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Monthly Archives: December 2014

Liberty repeals smoking ban

smoker
Liberty city council members voted 5-1 to repeal a city-wide smoking ban in public buildings that was passed narrowly in November. The law was to go into effect Jan. 1, Larry Rowell reports for The Casey County News. The ban had passed in November when Mayor Steve Sweeney cast the deciding vote because the council was split 2-2. Two council members were absent at the meeting, Rowell reports in a separate article.

A special meeting was called Dec. 17 for first reading of an ordinance to rescind the ban and a new restaurant tax; both passed on second reading Dec. 22, but Sweeney vetoed the restaurant measure, which passed 4-2. He could not veto the smoking measure because it passed 5-1. Council Member Brian Beeler stood by his original vote for the ban, but Member Andy Lawhorn switched to oppose it.

“I stand by what I voted for,” said Lawhorn, who lost the November election for mayor to Council Member Steven Brown. “We sit here and say that second hand smoke is not harmful. I smoke. If we can actually say it’s not harmful to us or other people and ‘other people’ being the key word, we’re in denial. That’s just a fact.” But he said he changed his vote because of public opinion.

“I’ve heard a lot of outpouring conversations from the public that’s come to me that was against it. And I feel that maybe I voted my conscience and what I believe kind of before I got any feedback, good quality feedback, from the public on what they wanted,” Lawhorn said.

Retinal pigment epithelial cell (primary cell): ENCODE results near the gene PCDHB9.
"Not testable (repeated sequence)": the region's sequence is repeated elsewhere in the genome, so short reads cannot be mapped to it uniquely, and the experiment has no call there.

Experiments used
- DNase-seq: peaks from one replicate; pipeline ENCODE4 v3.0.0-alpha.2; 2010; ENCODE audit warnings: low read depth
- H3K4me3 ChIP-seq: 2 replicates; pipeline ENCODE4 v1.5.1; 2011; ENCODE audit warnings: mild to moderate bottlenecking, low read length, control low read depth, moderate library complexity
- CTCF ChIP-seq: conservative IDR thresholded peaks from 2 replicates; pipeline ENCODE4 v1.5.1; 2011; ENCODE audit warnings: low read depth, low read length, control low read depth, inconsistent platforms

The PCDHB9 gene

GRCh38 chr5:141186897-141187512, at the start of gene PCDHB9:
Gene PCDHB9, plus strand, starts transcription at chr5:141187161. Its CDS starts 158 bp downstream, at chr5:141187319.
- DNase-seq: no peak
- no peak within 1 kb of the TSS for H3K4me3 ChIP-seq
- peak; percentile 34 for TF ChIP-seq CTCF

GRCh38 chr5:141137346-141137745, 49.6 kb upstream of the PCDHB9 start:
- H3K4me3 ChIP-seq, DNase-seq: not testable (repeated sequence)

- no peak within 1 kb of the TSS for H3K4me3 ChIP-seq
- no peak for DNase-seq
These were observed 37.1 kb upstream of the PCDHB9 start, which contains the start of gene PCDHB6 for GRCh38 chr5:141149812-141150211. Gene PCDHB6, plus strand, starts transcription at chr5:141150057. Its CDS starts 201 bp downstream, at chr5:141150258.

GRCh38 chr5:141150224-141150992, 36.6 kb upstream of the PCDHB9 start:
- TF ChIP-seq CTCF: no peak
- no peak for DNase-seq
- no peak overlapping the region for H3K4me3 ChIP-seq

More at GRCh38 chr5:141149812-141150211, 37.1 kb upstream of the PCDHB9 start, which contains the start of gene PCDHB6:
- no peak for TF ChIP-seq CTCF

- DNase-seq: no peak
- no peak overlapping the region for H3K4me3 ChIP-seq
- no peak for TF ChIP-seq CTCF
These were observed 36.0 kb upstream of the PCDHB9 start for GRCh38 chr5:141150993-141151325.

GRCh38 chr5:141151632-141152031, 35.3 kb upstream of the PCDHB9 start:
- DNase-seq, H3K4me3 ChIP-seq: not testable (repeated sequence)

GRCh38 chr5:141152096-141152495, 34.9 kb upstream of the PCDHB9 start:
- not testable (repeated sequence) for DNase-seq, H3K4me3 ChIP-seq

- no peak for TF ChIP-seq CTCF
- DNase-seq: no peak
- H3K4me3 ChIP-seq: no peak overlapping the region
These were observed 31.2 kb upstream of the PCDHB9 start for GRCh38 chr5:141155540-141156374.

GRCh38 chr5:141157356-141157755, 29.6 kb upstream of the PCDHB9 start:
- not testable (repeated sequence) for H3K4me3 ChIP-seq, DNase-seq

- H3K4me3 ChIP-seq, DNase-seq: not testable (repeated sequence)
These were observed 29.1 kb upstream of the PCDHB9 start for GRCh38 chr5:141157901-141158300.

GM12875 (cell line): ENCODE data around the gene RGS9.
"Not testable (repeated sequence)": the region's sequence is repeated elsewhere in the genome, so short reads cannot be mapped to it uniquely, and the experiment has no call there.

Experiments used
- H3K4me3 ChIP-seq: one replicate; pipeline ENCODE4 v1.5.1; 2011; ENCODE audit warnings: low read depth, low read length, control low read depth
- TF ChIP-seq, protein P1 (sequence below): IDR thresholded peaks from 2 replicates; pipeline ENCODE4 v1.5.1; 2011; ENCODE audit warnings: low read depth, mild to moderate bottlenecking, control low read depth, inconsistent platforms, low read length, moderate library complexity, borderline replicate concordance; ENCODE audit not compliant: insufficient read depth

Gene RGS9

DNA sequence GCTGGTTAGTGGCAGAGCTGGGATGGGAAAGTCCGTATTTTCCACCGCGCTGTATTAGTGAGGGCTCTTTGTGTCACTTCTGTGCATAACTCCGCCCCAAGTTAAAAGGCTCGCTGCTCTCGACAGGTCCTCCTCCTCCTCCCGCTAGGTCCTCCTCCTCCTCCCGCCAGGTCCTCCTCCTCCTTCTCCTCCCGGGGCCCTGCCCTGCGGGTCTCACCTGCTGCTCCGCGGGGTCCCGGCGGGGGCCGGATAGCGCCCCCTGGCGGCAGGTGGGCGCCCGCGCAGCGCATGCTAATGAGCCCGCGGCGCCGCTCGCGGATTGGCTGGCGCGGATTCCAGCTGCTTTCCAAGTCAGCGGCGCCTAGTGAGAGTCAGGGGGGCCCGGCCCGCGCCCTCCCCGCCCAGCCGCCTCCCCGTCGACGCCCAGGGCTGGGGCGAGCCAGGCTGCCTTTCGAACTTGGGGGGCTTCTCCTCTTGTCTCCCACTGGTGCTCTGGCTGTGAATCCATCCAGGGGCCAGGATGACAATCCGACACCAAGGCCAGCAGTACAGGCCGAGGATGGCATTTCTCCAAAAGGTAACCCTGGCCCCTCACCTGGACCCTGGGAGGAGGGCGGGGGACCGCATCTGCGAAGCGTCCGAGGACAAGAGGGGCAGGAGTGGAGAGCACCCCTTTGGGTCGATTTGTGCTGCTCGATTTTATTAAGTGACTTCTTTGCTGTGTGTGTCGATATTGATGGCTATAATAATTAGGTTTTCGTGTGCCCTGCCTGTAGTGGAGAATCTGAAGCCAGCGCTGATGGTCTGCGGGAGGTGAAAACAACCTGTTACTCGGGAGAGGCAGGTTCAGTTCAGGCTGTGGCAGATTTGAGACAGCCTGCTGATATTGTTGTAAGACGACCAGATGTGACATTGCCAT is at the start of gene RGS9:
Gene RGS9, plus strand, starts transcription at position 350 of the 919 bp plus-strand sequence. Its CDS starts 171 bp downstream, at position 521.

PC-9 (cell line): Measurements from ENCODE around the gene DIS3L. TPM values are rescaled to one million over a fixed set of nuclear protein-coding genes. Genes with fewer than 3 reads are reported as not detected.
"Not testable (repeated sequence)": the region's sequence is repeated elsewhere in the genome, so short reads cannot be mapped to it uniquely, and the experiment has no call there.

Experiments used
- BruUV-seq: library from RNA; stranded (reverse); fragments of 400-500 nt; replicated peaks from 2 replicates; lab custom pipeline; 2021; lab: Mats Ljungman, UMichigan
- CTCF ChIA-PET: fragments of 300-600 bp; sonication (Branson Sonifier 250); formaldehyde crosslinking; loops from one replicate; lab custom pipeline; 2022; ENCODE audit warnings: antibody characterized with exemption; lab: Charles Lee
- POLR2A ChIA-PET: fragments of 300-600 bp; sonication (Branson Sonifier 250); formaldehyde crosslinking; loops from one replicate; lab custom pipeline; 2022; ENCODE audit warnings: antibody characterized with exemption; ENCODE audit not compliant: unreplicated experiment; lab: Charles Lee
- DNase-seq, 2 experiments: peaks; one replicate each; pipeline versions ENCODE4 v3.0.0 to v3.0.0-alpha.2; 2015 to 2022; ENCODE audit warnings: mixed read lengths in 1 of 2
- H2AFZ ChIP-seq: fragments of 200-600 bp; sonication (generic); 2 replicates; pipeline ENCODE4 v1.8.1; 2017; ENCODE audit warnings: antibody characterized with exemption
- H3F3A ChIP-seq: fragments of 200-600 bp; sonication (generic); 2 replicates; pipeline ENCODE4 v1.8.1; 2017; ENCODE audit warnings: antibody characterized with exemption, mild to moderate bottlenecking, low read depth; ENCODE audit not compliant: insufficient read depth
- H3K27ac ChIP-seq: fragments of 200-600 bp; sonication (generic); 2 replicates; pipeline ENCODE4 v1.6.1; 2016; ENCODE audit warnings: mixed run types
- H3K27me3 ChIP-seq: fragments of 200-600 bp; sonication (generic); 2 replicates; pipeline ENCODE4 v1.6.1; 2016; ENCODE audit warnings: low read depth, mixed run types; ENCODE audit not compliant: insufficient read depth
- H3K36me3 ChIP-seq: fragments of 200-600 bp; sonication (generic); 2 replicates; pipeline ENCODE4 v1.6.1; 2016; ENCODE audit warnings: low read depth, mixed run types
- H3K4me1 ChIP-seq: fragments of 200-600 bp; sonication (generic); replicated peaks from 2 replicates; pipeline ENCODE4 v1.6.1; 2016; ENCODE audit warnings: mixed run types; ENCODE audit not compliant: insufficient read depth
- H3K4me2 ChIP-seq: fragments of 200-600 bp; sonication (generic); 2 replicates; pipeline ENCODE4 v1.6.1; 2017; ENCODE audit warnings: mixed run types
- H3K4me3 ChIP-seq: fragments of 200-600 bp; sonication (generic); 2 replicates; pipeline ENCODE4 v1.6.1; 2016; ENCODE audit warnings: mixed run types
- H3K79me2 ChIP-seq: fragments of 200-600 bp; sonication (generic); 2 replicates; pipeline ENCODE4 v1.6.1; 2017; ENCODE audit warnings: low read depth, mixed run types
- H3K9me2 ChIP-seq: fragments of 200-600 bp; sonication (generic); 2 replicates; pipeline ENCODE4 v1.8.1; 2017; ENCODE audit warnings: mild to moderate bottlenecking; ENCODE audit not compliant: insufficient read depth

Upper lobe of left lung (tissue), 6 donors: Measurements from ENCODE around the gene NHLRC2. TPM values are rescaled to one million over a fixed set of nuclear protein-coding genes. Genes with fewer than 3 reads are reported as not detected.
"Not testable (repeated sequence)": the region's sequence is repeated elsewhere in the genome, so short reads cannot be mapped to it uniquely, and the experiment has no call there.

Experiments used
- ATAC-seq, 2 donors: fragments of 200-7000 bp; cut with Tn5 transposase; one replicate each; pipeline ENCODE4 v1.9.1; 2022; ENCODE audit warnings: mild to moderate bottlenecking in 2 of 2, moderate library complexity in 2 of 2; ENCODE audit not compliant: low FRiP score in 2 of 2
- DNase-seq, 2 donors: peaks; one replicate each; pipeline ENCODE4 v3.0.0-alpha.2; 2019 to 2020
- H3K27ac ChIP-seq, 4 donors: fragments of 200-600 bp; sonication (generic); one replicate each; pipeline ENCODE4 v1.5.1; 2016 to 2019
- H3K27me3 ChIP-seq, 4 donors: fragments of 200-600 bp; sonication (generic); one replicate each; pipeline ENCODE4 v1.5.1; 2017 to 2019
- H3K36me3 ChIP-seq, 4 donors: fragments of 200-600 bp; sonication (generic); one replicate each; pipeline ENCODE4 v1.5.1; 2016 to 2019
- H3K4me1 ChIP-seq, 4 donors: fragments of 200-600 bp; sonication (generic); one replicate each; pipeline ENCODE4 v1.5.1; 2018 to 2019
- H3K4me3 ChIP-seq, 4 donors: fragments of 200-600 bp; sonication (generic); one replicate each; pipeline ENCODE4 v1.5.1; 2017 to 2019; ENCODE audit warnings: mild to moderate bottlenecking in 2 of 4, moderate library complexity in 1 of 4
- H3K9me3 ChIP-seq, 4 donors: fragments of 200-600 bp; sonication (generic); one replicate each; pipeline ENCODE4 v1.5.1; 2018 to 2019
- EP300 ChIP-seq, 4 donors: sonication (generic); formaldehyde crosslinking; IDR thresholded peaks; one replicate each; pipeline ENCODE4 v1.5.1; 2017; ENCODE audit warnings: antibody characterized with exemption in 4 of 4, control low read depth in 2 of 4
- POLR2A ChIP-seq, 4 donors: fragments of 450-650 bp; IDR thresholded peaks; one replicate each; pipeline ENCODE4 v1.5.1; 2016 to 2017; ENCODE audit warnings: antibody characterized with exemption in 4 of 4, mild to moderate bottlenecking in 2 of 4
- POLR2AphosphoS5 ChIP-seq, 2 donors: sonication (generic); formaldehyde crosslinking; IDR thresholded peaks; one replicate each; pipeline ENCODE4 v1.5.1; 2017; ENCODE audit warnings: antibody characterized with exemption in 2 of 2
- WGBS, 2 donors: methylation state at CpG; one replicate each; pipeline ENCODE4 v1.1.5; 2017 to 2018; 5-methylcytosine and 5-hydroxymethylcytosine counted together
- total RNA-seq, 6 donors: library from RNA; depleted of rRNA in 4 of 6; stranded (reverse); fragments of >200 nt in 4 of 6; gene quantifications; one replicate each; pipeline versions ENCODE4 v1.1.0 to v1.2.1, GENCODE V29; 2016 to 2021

Several Liberty residents attended the meeting and voiced their opinions about the issue, Rowell reports. One woman whose husband died from complications of smoking said public places should be made safe, and Jelaine Harlow, a health educator from the Lake Cumberland District Health Department, said it’s a public health issue, much like keeping sewage out of water supplies.

But County Attorney Tom Weddle, a smoker of cheap Camel cigarettes, objected that the ordinance would not allow him to smoke in his office after hours, when no one else is around. Councilman Doug Johnson, a non-smoker who has made two businesses smoke-free, agreed with Weddle and said to people who don’t like secondhand smoke, “You should boycott that place until they yield to no smoking but we should not mandate that to the owner. If we mandate that, we can mandate anything. It’s their personal space, they own it even though it’s open to the public. It is privately owned.”

 
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Posted by on December 30, 2014 in Tobacco News

 

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Use of cigarettes declines among U.S. teens

Young Woman Smoking
Both alcohol and cigarette use in 2014 are at their lowest points since the study began in 1975. Use of a number of illicit drugs also show declines this year.